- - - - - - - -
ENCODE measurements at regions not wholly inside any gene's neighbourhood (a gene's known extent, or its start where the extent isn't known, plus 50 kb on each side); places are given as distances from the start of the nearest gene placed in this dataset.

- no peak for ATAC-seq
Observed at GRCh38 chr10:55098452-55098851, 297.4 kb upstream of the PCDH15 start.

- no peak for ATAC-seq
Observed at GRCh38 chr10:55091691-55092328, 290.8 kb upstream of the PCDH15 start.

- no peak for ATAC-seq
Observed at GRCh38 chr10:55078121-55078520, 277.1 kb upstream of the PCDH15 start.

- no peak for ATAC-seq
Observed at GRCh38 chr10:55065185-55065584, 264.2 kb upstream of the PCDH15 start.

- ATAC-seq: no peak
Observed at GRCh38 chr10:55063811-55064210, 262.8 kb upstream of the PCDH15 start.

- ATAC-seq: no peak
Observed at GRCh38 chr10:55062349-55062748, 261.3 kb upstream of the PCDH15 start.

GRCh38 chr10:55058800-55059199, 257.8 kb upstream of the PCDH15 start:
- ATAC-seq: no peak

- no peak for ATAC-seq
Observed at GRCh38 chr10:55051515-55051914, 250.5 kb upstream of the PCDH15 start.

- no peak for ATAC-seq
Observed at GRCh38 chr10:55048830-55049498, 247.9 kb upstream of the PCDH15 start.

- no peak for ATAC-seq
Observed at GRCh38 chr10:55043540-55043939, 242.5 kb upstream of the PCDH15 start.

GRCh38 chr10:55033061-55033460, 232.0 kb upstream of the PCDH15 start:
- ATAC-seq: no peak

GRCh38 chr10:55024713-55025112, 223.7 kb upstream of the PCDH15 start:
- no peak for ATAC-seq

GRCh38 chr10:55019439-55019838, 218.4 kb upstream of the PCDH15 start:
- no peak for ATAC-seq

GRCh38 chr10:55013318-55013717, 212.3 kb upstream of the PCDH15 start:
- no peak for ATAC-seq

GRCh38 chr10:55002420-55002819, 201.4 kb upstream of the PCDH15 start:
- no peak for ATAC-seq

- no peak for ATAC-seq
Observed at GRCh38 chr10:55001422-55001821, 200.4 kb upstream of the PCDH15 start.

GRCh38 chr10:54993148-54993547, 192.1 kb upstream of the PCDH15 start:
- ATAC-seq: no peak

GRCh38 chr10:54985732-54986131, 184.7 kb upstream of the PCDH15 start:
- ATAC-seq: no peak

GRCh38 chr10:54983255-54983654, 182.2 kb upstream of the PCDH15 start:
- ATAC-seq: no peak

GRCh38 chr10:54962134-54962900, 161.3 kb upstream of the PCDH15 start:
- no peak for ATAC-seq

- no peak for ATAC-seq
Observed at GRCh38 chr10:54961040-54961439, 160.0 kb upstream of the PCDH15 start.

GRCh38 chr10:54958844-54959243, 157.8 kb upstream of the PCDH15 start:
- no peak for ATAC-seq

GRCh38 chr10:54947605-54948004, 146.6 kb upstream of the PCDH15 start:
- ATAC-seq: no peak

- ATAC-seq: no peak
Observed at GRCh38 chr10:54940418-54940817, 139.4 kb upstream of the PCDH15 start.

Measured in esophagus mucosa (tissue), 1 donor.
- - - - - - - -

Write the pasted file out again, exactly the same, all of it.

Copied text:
ENCODE measurements at regions not wholly inside any gene's neighbourhood (a gene's known extent, or its start where the extent isn't known, plus 50 kb on each side); places are given as distances from the start of the nearest gene placed in this dataset.

- no peak for ATAC-seq
Observed at GRCh38 chr10:55098452-55098851, 297.4 kb upstream of the PCDH15 start.

- no peak for ATAC-seq
Observed at GRCh38 chr10:55091691-55092328, 290.8 kb upstream of the PCDH15 start.

- no peak for ATAC-seq
Observed at GRCh38 chr10:55078121-55078520, 277.1 kb upstream of the PCDH15 start.

- no peak for ATAC-seq
Observed at GRCh38 chr10:55065185-55065584, 264.2 kb upstream of the PCDH15 start.

- ATAC-seq: no peak
Observed at GRCh38 chr10:55063811-55064210, 262.8 kb upstream of the PCDH15 start.

- ATAC-seq: no peak
Observed at GRCh38 chr10:55062349-55062748, 261.3 kb upstream of the PCDH15 start.

GRCh38 chr10:55058800-55059199, 257.8 kb upstream of the PCDH15 start:
- ATAC-seq: no peak

- no peak for ATAC-seq
Observed at GRCh38 chr10:55051515-55051914, 250.5 kb upstream of the PCDH15 start.

- no peak for ATAC-seq
Observed at GRCh38 chr10:55048830-55049498, 247.9 kb upstream of the PCDH15 start.

- no peak for ATAC-seq
Observed at GRCh38 chr10:55043540-55043939, 242.5 kb upstream of the PCDH15 start.

GRCh38 chr10:55033061-55033460, 232.0 kb upstream of the PCDH15 start:
- ATAC-seq: no peak

GRCh38 chr10:55024713-55025112, 223.7 kb upstream of the PCDH15 start:
- no peak for ATAC-seq

GRCh38 chr10:55019439-55019838, 218.4 kb upstream of the PCDH15 start:
- no peak for ATAC-seq

GRCh38 chr10:55013318-55013717, 212.3 kb upstream of the PCDH15 start:
- no peak for ATAC-seq

GRCh38 chr10:55002420-55002819, 201.4 kb upstream of the PCDH15 start:
- no peak for ATAC-seq

- no peak for ATAC-seq
Observed at GRCh38 chr10:55001422-55001821, 200.4 kb upstream of the PCDH15 start.

GRCh38 chr10:54993148-54993547, 192.1 kb upstream of the PCDH15 start:
- ATAC-seq: no peak

GRCh38 chr10:54985732-54986131, 184.7 kb upstream of the PCDH15 start:
- ATAC-seq: no peak

GRCh38 chr10:54983255-54983654, 182.2 kb upstream of the PCDH15 start:
- ATAC-seq: no peak

GRCh38 chr10:54962134-54962900, 161.3 kb upstream of the PCDH15 start:
- no peak for ATAC-seq

- no peak for ATAC-seq
Observed at GRCh38 chr10:54961040-54961439, 160.0 kb upstream of the PCDH15 start.

GRCh38 chr10:54958844-54959243, 157.8 kb upstream of the PCDH15 start:
- no peak for ATAC-seq

GRCh38 chr10:54947605-54948004, 146.6 kb upstream of the PCDH15 start:
- ATAC-seq: no peak

- ATAC-seq: no peak
Observed at GRCh38 chr10:54940418-54940817, 139.4 kb upstream of the PCDH15 start.

Measured in esophagus mucosa (tissue), 1 donor.